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allies
by laurel reinhardt

Last month I shared a personal story of healing which involved an ally—someone or something which can gently remind us of who we really are when we disappear into fear, anxiety, anger, despair, self-deprecation, etc. This month I would like to expand upon this idea.

Allies come in many shapes, sizes, and forms, from small children to seniors, from the medicines we take to our human caregivers, from imaginary friends to spirit/animal guides; even inanimate objects and physical pain can become allies.

I have several allies who support my writing self. When I lived in Minnesota, I had writing buddies with whom I would go to coffee shops and sit and write side by side. Since moving to Asheville, I continue to write with them long distance. We check in by phone, then go to our computers for a few hour s of work, after which we check in again. (While I write, I look at a postcard of a favorite coffee shop and imagine I am there with my buddy.)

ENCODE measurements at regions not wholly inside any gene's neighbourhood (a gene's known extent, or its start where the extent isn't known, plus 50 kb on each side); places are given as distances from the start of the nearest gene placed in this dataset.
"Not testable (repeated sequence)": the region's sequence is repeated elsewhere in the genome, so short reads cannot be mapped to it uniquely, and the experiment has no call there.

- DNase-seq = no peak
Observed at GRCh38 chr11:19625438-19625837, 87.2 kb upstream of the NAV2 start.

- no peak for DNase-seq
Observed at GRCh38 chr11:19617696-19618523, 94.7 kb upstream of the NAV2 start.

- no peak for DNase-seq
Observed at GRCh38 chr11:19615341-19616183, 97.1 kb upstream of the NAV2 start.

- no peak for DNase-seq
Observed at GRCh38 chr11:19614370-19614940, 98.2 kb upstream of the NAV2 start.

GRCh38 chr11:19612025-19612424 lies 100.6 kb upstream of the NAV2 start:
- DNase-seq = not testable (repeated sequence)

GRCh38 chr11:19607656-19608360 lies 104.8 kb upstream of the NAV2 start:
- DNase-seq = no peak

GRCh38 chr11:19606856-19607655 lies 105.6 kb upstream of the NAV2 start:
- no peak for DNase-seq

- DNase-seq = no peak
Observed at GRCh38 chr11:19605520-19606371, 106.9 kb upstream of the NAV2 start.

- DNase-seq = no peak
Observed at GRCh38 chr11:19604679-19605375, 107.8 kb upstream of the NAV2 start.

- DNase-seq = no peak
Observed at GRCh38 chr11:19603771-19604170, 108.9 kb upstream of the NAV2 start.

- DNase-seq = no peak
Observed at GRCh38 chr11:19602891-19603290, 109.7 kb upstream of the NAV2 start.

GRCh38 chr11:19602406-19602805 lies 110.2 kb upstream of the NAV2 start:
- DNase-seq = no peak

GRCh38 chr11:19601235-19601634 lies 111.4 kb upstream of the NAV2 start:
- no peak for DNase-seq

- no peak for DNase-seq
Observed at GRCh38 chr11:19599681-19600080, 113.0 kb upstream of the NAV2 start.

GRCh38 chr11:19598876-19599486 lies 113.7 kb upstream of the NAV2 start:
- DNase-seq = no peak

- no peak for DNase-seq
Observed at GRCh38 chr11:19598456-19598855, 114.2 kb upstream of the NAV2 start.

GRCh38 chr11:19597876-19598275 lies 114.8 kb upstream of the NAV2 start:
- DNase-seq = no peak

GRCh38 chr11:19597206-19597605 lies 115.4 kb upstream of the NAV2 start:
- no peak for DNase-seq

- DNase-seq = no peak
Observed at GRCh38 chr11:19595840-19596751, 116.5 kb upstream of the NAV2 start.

Here in Asheville I belong to two writer’s groups, a small one where we regularly read our work and receive feedback, and a larger one where we are just as likely to ponder the work of "great" writers as a means of honing our own perception and skills. In both groups I am treated as a writer, no matter how much or little I share, or how good it is.

I have allies who support my larger creative life ("You are so an artist!" spoken when I start doubting), my intellectual/psychological side ("You always know just what to say to help me understand my dreams."), my inner baker ("Best chocolate-spelt-stevia-banana muffins ever."), etc. The appropriate response to these allies is to breathe in the truth of what they just uttered, say "Thank you" on the exhale, and then act as if you really believe it.

Allies need not be living. My grandmother, who was the dreamworker in her village in Russia, has continued to be an ally for me in my dreamwork even since her death. The cousin of my father who took me under her wing, spiritually, after my mother died, remains an ally since her death about five years ago, coming to me silently with her beautiful broad smile.